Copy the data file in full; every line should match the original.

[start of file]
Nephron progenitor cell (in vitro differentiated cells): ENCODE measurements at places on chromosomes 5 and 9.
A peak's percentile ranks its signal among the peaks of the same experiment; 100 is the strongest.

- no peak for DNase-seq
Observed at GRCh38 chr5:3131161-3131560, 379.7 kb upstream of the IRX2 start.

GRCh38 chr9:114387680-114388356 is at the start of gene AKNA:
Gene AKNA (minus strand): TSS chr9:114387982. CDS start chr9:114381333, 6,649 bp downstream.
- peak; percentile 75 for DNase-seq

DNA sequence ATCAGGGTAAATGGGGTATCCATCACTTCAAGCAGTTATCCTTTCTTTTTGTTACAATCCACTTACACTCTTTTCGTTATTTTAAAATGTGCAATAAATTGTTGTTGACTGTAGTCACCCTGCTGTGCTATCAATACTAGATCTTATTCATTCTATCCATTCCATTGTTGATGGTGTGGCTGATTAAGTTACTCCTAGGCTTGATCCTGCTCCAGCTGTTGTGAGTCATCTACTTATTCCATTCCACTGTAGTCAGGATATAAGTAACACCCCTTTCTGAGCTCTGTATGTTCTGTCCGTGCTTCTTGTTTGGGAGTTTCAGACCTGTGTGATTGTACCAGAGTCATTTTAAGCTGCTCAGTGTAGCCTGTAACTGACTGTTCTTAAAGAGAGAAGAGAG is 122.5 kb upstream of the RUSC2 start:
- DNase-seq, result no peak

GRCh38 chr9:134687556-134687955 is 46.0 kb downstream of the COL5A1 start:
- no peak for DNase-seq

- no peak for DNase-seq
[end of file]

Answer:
Nephron progenitor cell (in vitro differentiated cells): ENCODE measurements at places on chromosomes 5 and 9.
A peak's percentile ranks its signal among the peaks of the same experiment; 100 is the strongest.

- no peak for DNase-seq
Observed at GRCh38 chr5:3131161-3131560, 379.7 kb upstream of the IRX2 start.

GRCh38 chr9:114387680-114388356 is at the start of gene AKNA:
Gene AKNA (minus strand): TSS chr9:114387982. CDS start chr9:114381333, 6,649 bp downstream.
- peak; percentile 75 for DNase-seq

DNA sequence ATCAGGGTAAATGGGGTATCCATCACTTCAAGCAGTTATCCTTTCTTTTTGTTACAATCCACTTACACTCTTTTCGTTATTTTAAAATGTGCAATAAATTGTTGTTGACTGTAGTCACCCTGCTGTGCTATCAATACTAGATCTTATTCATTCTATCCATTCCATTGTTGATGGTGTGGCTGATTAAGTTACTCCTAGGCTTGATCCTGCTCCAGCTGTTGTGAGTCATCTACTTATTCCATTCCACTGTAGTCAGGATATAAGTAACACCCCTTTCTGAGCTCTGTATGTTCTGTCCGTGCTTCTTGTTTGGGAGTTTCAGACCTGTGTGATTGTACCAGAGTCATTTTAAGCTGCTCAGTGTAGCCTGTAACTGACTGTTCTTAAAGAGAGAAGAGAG is 122.5 kb upstream of the RUSC2 start:
- DNase-seq, result no peak

GRCh38 chr9:134687556-134687955 is 46.0 kb downstream of the COL5A1 start:
- no peak for DNase-seq

- no peak for DNase-seq